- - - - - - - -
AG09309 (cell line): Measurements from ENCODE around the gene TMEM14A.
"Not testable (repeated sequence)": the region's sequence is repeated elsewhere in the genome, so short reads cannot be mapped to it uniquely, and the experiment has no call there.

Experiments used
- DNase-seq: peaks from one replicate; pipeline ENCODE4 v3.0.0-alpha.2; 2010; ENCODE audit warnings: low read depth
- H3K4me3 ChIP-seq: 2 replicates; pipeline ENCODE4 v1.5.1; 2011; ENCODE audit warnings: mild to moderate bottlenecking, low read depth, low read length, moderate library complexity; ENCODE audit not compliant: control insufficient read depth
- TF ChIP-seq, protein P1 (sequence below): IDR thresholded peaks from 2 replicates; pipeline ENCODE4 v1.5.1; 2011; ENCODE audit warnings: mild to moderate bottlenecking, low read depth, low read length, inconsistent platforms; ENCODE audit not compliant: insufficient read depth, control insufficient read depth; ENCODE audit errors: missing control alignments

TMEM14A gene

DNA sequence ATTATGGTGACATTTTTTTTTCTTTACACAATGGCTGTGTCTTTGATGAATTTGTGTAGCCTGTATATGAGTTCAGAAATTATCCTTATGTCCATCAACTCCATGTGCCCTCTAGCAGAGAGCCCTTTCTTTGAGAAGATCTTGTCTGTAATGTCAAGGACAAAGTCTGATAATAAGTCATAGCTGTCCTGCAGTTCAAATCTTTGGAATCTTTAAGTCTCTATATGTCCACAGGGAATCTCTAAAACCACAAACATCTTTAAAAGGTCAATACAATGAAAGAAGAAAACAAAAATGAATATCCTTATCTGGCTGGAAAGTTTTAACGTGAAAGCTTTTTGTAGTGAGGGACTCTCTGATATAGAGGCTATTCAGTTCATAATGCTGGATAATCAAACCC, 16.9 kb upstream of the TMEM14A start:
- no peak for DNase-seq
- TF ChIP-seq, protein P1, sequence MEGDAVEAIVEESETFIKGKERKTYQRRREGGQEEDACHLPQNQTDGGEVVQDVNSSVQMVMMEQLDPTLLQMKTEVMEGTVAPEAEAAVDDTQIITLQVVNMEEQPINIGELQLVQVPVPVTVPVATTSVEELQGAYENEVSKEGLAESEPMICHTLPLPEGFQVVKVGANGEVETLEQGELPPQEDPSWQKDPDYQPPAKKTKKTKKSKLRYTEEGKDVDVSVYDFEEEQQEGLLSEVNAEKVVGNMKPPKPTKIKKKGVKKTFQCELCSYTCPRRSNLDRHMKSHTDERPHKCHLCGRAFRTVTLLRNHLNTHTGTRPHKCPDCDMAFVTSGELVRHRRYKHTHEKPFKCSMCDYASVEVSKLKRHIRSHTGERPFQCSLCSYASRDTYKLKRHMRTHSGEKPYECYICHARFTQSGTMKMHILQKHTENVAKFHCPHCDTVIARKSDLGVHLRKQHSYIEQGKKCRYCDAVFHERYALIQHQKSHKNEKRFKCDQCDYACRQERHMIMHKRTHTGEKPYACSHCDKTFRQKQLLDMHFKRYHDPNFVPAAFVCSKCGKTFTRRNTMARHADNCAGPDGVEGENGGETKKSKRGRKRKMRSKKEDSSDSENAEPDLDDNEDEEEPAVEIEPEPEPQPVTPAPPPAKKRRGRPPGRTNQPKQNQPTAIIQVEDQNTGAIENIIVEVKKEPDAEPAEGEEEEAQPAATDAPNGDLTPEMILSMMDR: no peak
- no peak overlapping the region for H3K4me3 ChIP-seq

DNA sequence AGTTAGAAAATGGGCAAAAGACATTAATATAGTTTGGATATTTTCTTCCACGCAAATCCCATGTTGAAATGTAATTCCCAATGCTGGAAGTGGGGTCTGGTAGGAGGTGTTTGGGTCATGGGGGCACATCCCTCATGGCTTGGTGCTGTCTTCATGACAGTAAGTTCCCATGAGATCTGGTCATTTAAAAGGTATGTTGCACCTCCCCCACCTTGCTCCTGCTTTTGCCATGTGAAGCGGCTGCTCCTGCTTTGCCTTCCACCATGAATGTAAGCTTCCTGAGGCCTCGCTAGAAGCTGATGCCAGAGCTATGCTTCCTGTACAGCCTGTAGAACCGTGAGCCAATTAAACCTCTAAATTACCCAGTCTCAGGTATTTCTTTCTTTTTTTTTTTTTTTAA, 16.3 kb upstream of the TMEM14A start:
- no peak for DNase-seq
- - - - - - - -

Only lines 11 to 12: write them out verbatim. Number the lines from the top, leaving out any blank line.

- no peak overlapping the region for H3K4me3 ChIP-seq

DNA sequence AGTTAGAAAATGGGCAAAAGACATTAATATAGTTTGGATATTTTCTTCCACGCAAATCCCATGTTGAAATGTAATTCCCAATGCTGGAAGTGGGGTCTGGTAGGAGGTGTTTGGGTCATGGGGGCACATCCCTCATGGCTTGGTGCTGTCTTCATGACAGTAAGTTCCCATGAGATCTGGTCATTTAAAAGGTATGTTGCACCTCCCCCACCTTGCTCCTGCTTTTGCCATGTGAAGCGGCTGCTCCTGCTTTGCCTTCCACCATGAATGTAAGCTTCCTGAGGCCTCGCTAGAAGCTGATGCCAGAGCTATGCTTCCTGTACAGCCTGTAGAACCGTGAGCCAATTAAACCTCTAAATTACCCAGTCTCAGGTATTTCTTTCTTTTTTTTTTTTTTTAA, 16.3 kb upstream of the TMEM14A start: